Hoplites were armed with a round shield, spear, and iron short sword. Equally important, in battle, they used a formation called a phalanx, in which rows of hoplites stood directly next to each other.  So that their shields overlapped with one another. During a frontal attack, this wall of shields provided significant protection to the warriors behind it. The Roman used a similar tactic. Except they used a rectangular shield to form a wall when the shields overlapped.

The problem with the phalanx is if the enemies attacked either from the side or behind they were unprotected and vulnerable. It was this fatal weakness of the formidable phalanx formation.  These proved to be Leonidas’  and his three hundred undoing against an invading Persian army at the Battle of Thermopylae in 480 B.C.

FAMILY

Leonidas was the third son of Anaxandridas II of Sparta. He was the half-brother of the late King Cleomenes I of Sparta. Leonidas was crowned King after the death of his half-brother. Cleomenes’ died of a suspected suicide. Leonidas was also married to Cleomenes’ only child, the wise Gorgo, Queen of Sparta.

Battle of Thermopylae,

 The battle of Thermopylae took place in northern Greece (480 BC) during the Persian Wars. Not to mention, this was basically a revenge reprisal by the Persians (now Iran) after they were defeated at Marathon ten years earlier. This time the Persian invasion was led by King Xerxes in 480 bce. Leonidas King of Sparta and his new alliance with Athens had decided what must be done to save Greece. Leonidas knew that the army of Xerxes was going to invade Greece from the north via the very narrow Thermopylae passage and by sea. Athens would be responsible for the taken care of the Persian fleet.

Leonidas realized that the only way his small force with his three hundred personal bodyguards was to stop Xerxes army would be at Thermopylae. There the Persian King Xerxes had led a vast army overland from the Dardanelles. The army accompanied by a substantial fleet that was moving along the coast. His forces quickly seized northern Greece after he defeated King Leonidas and his forces at the narrow pass of Thermopylae.  Next to the sea nearby in the straits of Artemisium.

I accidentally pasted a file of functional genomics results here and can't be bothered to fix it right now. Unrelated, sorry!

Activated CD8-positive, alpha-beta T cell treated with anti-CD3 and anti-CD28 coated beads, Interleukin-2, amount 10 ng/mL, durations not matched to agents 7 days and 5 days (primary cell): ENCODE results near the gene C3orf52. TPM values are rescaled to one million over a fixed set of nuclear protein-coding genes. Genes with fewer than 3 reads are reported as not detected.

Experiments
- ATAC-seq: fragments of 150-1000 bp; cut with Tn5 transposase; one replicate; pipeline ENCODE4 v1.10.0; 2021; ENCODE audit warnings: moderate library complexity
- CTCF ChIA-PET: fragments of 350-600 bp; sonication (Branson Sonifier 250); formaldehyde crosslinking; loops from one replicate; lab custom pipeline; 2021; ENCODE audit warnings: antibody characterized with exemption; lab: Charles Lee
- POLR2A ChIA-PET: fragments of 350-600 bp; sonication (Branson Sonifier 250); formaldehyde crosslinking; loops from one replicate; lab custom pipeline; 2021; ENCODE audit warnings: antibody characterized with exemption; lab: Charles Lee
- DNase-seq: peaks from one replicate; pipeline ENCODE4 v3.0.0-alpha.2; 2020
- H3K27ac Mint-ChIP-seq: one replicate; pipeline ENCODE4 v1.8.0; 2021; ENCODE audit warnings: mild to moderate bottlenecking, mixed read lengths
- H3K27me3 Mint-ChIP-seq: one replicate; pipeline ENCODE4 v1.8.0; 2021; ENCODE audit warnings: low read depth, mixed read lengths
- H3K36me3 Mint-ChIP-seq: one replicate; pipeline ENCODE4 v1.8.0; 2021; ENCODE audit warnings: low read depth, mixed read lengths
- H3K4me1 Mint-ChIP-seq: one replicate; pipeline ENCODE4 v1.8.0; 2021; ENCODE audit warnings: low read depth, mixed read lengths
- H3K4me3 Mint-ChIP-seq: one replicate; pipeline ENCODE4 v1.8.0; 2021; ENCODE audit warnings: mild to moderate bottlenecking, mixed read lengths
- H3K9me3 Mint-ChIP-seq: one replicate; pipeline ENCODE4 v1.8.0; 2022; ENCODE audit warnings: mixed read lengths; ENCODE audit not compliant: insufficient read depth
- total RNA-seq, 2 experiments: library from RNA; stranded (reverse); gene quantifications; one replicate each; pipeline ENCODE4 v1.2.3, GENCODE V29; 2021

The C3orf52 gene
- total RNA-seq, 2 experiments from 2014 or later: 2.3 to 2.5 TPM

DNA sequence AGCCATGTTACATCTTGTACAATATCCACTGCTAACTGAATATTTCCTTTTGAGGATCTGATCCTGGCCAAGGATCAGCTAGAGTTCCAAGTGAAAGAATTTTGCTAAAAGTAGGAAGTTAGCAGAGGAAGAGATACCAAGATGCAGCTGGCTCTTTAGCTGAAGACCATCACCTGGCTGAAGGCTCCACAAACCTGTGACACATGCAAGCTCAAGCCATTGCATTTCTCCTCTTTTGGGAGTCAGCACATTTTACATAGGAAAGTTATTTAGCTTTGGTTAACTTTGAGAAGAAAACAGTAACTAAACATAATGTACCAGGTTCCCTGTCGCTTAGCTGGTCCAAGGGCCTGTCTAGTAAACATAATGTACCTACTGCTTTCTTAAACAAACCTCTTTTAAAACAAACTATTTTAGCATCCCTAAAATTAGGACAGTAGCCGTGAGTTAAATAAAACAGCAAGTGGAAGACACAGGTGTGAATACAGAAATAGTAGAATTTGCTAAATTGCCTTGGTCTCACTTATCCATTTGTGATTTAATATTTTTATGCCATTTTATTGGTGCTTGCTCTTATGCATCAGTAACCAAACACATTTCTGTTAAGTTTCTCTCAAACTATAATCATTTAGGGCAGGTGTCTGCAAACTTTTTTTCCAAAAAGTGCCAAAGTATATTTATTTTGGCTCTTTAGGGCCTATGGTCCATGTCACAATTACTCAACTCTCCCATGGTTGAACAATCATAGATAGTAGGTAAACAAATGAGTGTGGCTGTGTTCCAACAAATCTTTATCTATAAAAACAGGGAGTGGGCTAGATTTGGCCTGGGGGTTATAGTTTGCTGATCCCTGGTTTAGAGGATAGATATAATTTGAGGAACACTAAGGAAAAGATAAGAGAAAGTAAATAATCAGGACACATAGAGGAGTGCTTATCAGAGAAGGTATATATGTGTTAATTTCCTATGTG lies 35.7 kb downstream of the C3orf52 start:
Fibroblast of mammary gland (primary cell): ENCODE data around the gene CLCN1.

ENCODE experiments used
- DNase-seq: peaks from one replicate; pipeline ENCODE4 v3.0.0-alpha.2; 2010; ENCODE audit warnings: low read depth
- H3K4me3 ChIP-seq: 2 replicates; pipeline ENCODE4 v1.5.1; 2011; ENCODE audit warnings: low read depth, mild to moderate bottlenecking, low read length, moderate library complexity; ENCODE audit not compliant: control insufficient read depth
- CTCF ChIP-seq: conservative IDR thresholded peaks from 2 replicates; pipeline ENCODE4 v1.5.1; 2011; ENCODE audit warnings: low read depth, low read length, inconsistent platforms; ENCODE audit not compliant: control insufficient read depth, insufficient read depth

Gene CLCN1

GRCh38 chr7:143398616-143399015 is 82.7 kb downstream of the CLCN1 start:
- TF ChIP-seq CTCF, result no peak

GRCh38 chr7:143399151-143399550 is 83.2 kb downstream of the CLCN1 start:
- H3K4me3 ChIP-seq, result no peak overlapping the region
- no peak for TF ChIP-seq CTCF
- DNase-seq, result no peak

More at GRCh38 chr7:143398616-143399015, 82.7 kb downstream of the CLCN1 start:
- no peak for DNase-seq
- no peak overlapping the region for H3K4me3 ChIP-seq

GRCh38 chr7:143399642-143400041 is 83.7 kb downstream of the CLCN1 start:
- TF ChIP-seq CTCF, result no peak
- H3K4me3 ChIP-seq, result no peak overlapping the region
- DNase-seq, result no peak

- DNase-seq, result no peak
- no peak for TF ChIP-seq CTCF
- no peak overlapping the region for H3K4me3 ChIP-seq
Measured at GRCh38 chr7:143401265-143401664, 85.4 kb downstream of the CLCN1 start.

The End of the King and the Three Hundred

King Leonidas succeeded with his plan to hold back the Persians. Leonidas efforts gave Greece the opportunity to organize to fight Xerxes. King Leonidas armored Greek infantry held a line only a few dozen yards long between a steep hillside and the sea. This battlefield was very narrow and was personally picked by Leonidas. It prevented the Persians from bringing their superior numbers to bear. The Greeks were able to hold back two days the fierce Persian attacks. They succeeded to impose heavy casualties on the Persians while suffering relatively light losses themselves.

Unfortunately, King Leonidas and his 300-man who refused to leave their King and retreat. Mainly, because it was contrary to Spartan law and custom. This led to their demise and their infamy.

 

The Spartan motto was “come back carrying your shield or upon it”. They never left their men behind.

This thought is also followed by the United States Marines.

 

“Leonidas I” June 2017 <https://en.wikipedia.org/wiki/Leonidas_I>

History.com Staff “LEONIDAS” June 2017 <http://www.history.com/topics/ancient-history/leonidas>

N.S. Gill “King Leonidas of Sparta and the Battle at Thermopylae” June 2017 <https://www.thoughtco.com/king-leonidas-of-sparta-battle-thermopylae-112481>

Donald Sommerville “Battle of Thermopylae GREEK HISTORY” [480 BC] June 2917 <https://www.britannica.com/event/Battle-of-Thermopylae-Greek-history-480-BC>